Before writing his three most famous operas—La Traviata, the most performed opera in history; Rigoletto; and Il Trovatore—Giuseppe Verdi went through a number of musical phases throughout his life. Verdi’s later works, such as the opera Otello, feature more complex and dramatic orchestration. Giacomo Puccini, in contrast to Verdi, maintained a consistent style of composition throughout his life. La Boheme, Tosca, and Turandot are three of his most famous operas. The works Libiamo ne’lieti calici and Parigi o cara by Verdi are two of my favorites. Both of these are from the opera La Traviata. The first one has a lively, celebratory tone, while the other is more deliberate and rhythmic. Verdi’s musical versatility is on full display here. It is also recommended that you hear Va pensiero, a choral piece from Nabucco. Note the differences and the variety!

Nessun dorma, an aria by Puccini, is by far his most well-known piece. You should start with that before listening to anything else by Puccini if you haven’t already. Puccini’s opera La boheme is the source material for this clip. Luciano Pavarotti, world-famous tenor, performs it.

Once you’ve mastered the works of Verdi, Puccini, and other Italian composers, moving on to Mozart should be a breeze. When it comes to Mozart’s operas, there is no set order in which they should be learned. Still, I think you should start with Le nozze di Figaro. A good place to begin is with the Overture, the first piece of music played at the beginning of an opera. after which we will begin singing. When you feel comfortable with Figaro, move on to one of his operas sung in German, such as Die Zauberflöte.

Interesting Fact: Only a select few composers, including Mozart, have ever created operas in more than one language. What are the two tongues, if you please?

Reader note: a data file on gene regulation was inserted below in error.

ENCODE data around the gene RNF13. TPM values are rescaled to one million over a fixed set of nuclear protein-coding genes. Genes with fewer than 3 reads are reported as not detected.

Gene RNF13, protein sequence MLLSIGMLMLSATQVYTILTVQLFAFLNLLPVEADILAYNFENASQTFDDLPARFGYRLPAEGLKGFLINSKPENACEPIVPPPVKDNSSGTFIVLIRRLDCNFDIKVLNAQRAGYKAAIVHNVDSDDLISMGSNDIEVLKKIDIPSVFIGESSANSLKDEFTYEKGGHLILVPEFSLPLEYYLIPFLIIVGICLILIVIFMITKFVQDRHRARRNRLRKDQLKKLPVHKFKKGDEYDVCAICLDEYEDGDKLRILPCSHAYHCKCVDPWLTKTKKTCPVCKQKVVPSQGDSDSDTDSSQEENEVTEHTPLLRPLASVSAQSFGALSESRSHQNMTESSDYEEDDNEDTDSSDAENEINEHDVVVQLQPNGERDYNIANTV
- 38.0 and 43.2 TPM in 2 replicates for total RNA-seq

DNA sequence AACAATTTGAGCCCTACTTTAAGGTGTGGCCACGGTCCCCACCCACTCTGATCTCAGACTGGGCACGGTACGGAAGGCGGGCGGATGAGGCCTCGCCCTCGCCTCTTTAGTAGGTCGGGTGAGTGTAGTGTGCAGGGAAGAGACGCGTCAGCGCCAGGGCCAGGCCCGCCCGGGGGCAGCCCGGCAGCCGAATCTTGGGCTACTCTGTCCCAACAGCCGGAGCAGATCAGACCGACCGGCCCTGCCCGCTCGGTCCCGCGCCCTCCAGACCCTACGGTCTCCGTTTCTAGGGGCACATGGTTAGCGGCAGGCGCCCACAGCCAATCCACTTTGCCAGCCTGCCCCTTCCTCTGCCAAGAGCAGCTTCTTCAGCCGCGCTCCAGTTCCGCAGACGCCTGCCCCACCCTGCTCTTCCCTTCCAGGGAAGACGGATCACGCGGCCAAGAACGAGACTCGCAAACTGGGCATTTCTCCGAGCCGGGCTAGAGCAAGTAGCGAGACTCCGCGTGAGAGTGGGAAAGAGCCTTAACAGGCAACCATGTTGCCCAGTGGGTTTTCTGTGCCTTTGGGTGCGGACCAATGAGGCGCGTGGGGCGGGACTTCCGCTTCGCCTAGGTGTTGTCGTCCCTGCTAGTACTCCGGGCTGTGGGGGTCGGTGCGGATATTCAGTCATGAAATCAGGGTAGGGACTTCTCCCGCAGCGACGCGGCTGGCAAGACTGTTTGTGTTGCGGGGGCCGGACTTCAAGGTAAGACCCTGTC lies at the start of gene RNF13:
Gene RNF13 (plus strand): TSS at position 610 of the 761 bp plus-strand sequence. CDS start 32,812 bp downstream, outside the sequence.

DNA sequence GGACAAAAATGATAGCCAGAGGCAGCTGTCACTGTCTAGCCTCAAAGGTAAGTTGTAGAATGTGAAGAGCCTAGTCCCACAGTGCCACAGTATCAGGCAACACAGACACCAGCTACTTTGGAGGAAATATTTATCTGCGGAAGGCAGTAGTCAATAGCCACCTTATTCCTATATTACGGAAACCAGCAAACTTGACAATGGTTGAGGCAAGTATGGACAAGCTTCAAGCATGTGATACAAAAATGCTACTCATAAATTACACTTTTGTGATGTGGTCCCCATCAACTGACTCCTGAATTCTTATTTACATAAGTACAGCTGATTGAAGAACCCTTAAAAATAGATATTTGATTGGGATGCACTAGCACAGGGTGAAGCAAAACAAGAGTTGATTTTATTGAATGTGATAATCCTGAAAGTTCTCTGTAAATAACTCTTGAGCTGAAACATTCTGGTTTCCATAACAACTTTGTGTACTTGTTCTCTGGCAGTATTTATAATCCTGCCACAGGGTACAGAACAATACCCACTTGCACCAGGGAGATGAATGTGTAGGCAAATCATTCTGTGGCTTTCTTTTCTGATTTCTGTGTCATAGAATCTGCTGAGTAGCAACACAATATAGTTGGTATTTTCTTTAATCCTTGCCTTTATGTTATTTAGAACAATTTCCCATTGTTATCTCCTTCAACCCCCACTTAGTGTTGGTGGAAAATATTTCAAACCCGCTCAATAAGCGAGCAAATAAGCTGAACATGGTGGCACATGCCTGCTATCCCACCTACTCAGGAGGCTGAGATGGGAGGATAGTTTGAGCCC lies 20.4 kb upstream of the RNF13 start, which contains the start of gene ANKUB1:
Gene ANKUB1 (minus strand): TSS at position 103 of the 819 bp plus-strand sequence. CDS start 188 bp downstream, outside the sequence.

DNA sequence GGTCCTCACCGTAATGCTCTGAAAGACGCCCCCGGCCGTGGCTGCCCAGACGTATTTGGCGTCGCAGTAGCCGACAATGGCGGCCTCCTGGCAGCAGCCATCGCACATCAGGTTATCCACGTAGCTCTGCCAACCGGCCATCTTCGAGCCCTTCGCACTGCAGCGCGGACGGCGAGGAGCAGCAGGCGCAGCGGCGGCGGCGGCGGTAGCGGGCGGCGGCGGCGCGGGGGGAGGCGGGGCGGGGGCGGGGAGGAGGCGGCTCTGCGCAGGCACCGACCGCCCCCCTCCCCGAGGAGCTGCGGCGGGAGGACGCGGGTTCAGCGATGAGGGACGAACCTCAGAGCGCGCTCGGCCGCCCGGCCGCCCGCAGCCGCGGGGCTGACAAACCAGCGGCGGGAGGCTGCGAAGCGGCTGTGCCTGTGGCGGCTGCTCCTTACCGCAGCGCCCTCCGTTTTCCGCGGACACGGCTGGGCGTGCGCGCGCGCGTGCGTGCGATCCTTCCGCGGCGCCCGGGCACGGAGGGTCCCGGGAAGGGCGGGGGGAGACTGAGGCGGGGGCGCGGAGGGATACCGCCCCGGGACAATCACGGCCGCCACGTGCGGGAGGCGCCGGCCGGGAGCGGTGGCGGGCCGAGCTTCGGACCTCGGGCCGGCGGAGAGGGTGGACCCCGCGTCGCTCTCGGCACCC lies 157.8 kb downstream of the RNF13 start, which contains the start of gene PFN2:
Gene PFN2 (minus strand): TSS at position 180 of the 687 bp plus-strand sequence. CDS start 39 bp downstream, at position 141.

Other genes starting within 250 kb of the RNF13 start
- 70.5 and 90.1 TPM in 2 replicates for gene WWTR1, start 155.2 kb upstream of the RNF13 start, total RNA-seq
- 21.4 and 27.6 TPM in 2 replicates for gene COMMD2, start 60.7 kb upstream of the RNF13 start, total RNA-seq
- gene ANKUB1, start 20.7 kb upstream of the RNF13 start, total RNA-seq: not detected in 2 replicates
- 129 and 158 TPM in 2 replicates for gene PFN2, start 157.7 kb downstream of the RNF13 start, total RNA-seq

Georges Bizet, Jules Massenet, and Charles Gounod are a few names in French opera composition. The typical French opera is lush and endearing. I recommend the French operas of Massenet’s Werther, Gounod’s Romeo and Juliet, and Bizet’s Carmen. French opera is not always filled with heartbreak, contrary to popular belief. Some of the best comedic operas have been written in French, despite the fact that most operas by French composers are not comedies. Donizetti’s La Fille du Regiment is a perfect illustration. If you’re in the mood for something breezy and entertaining, put on an encore performance of “Ah mes amis” from this opera by Luciano Pavarotti, Juan Diego Florez, or Javier Camarena at the Metropolitan Opera. There are nine “High C’s” in this aria, and that’s what makes it so famous. (The note C is exceptionally high for a tenor to sing.)

Tips on how to better understand Richard Wagner’s music could fill volumes. What you’ll get from Appreciate Opera is an introduction to Wagner: a summary of the facts you’ll need before embarking on your Wagnerian adventure. We recommend Wagner Without Fear by William Berger if you’re interested in delving deeper into Wagner’s universe. It covers all of Wagner’s operas and provides an in-depth analysis of each.

Cool Stuff!: Wagner renamed his operas “music dramas” after the success of Tannhäuser and never looked back.